Thanks deisel, this was a CNC cut. To me it looks like it was cut too fast and too deep, with 15mm ali, I thought you'd want around 5mm depth on all passes, so three passes min.

Regards,
dsc.

Yea the same...looks like a rush job.

.Me

JAZZCNC
07-07-2013, 09:20 PM
The other issue is that the parts were suppose to be 15mm +/- 0.1mm, but are in fact 15.2mm - 15.25mm. Any chance of bringing them down to 15mm, so taking 0.2mm of the top?

If your asking me can I take material off for you then sorry no can't for reason's won't go into here.

But if your just asking if think it's possible then yes they just need skimming over with fly cutter.
To be honest if cut from rolled Alu plate then chances are it's not truly flat so would need both sides skimming and with only 0.2 to play with then would be touch and go if you'd have enough material to cleanly do both sides.

If you mean 0.1-0.2 oversize and can profile shape be machined to dimensions then yes it's possible but very difficult and timely to re-position on machine to such fine tolerance.
It would need 2 or 3 good clear reference points to work off and lot of messing around with positioning into correct place because with only 0.1-0.2mm to work with there's no room for error.!

dsc
07-07-2013, 11:29 PM
Simply curious if it's possible to skim it or not, but I guess it's just not worth it at this point.

Another question I've got is slightly out of topic for this thread, but I'll go ahead and ask anyway. I have a bearing housing which seems to be the correct diameter if measured across x axis, but 0.1mm smaller when measured across y axis. What would cause such an error? runout on a lathe? it simply seems elliptical rather than round.

Regards,
dsc.

Jonathan
08-07-2013, 09:18 PM
That's a clear example of trying to cut faster than the machine, or tool, is good for. The wavy lines could also be caused by severe resonance ... either way a finishing pass would have sorted it out.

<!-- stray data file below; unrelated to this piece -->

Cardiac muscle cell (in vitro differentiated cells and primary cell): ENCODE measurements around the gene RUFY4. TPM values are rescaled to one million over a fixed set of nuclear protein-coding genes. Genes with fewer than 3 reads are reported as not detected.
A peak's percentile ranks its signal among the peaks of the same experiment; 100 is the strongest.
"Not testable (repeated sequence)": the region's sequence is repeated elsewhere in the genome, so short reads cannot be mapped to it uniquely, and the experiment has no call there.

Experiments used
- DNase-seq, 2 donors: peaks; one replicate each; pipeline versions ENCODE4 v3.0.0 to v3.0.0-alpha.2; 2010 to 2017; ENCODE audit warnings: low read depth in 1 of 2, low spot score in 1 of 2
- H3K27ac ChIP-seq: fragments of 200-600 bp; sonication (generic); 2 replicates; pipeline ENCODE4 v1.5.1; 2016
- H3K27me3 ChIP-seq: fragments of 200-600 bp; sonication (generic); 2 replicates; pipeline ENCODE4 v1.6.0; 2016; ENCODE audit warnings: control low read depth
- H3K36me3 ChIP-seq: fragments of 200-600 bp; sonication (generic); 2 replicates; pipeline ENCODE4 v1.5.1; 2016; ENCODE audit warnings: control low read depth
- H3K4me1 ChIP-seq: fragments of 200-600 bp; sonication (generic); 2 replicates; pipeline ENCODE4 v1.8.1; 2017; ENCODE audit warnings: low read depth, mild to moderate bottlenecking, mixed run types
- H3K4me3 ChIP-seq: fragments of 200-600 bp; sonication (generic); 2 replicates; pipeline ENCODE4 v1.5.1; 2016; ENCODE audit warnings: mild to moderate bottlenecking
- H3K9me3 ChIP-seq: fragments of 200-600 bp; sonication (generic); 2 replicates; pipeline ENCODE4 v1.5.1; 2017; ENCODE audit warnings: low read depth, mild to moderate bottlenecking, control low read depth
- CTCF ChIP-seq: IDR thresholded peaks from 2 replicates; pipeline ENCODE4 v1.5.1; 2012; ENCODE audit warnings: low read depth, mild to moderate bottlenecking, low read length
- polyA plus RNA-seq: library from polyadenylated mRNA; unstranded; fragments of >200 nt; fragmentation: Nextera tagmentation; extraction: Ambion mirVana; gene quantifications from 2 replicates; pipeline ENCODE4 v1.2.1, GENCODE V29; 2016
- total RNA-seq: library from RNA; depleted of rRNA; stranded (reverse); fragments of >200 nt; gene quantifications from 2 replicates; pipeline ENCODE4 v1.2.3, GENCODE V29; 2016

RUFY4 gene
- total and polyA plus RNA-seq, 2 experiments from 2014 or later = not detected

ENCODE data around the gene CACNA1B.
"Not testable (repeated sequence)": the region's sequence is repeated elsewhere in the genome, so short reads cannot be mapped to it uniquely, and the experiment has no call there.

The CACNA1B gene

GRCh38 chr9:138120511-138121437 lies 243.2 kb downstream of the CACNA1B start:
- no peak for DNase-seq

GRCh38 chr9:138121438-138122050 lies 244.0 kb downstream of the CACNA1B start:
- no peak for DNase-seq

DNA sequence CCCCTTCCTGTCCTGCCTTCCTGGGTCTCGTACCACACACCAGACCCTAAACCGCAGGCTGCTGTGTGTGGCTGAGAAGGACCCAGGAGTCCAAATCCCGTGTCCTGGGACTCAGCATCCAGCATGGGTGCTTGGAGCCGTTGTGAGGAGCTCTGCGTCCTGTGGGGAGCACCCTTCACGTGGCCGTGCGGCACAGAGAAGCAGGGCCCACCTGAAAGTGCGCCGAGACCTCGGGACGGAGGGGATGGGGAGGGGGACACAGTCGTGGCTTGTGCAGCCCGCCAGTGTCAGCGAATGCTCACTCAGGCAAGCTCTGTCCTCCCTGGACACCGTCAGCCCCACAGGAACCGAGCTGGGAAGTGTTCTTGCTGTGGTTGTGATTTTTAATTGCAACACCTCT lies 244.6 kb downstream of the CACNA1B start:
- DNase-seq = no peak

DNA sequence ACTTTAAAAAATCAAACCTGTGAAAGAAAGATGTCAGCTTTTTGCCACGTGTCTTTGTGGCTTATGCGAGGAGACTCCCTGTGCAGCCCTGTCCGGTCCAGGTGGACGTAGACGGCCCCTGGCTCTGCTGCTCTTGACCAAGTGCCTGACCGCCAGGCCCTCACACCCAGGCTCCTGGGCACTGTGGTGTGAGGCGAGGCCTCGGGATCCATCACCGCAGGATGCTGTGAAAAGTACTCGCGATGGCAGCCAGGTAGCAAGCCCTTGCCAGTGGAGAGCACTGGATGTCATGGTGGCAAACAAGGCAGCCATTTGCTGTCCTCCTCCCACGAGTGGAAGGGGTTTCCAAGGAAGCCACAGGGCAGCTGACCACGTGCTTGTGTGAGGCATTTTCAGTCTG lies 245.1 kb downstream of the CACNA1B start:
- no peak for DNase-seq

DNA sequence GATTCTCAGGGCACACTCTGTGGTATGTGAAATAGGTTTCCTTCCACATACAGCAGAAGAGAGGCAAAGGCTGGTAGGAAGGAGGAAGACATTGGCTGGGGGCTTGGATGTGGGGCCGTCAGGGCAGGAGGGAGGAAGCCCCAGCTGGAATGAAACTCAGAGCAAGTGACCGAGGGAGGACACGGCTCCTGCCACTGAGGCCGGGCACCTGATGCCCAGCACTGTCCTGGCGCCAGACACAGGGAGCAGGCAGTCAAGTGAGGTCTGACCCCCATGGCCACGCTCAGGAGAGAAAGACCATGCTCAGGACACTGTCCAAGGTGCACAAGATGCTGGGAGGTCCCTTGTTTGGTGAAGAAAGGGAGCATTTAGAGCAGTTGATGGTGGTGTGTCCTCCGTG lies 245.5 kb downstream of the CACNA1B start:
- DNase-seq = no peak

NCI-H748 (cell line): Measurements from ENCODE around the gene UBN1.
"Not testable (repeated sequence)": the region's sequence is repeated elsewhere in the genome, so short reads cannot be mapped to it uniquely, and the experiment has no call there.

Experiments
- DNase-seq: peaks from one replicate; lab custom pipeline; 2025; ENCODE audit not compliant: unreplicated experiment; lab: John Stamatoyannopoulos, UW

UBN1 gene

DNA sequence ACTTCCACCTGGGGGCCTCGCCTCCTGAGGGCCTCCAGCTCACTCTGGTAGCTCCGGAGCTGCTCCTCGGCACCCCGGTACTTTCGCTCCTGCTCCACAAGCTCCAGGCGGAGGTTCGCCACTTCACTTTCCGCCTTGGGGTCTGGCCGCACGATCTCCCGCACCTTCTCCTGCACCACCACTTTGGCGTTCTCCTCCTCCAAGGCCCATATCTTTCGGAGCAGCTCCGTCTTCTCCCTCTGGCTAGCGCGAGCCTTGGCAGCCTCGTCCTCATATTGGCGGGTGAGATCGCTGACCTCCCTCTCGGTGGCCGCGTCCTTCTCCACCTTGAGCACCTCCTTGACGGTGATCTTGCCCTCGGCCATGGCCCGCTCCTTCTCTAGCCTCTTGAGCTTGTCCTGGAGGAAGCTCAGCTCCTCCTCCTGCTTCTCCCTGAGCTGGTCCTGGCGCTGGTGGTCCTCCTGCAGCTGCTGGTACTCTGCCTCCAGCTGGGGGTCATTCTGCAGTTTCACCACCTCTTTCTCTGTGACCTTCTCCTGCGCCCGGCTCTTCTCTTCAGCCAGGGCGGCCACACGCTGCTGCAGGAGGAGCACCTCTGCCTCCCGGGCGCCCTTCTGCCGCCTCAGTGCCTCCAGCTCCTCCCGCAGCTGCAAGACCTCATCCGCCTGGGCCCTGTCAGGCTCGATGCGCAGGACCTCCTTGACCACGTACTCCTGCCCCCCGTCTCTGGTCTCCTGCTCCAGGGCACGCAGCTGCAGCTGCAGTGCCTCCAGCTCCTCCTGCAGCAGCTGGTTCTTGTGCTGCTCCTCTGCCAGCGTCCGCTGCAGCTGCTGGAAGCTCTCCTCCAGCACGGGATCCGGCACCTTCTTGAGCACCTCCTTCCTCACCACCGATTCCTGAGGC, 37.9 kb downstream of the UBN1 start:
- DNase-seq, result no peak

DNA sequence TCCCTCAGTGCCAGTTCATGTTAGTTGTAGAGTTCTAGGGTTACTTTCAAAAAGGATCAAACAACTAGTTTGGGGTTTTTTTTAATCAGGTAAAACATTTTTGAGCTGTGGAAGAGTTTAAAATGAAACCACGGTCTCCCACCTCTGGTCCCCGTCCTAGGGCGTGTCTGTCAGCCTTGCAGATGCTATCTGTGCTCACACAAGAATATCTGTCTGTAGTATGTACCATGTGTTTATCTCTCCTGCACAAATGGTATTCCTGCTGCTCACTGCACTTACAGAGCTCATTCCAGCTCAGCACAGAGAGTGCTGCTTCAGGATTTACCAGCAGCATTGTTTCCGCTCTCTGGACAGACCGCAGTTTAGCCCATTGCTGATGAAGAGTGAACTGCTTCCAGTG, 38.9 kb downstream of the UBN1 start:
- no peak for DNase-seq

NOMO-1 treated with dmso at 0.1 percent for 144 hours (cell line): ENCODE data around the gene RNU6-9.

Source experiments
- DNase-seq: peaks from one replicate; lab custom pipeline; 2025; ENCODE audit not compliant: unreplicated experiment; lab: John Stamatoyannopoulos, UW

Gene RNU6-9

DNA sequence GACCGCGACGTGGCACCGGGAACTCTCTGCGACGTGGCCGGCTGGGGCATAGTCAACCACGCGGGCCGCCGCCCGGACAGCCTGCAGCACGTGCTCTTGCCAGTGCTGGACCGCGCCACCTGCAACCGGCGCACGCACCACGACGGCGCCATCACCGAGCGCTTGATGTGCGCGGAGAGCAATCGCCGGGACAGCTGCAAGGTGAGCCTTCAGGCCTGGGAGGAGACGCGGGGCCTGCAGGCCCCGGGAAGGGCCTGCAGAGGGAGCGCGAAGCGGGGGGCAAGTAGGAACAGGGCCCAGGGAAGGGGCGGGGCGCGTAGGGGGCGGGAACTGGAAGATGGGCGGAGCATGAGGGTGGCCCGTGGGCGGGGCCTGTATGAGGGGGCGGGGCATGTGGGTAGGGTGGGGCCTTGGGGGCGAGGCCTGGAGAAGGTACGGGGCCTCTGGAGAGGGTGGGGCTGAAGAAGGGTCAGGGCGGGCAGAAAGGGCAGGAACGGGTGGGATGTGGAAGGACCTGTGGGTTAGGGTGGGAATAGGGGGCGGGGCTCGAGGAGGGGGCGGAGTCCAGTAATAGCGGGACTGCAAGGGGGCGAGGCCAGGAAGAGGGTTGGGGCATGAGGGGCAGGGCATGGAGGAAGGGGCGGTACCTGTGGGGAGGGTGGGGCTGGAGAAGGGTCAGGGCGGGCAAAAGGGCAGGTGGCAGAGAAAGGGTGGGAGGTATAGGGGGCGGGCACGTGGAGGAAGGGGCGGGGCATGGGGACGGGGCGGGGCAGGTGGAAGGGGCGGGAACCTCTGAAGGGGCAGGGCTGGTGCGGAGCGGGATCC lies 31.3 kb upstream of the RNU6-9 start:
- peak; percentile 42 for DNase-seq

I could skim the parts for you, but it's not a quick job unless they're quite small.


I have a bearing housing which seems to be the correct diameter if measured across x axis, but 0.1mm smaller when measured across y axis. What would cause such an error? runout on a lathe? it simply seems elliptical rather than round.


Backlash, or more precisely - greater backlash in one axis. Bearing housings should really be bored, not milled, since even if you have a rigid machine with zero backlash the pocket will end up something other than a circle. The bore doesn't have to be out by much for you to either just have a loose fit, or worse distort the outer ring of the bearing causing it to wear prematurely. If I'm cutting a part on the CNC Router which includes a bearing, then I generally either bore it completely on the lathe or if it's a big bearing mill the pocket to 0.5mm undersize and then bore it.

dsc
08-07-2013, 09:53 PM
I would really only need skimming two parts as these are the plates where the the variable thickness adds to the overall depth of the whole construction and makes the side mounting holes move out of alignment.

As for the bearing housing, this was done on a lathe :O

Regards,
dsc.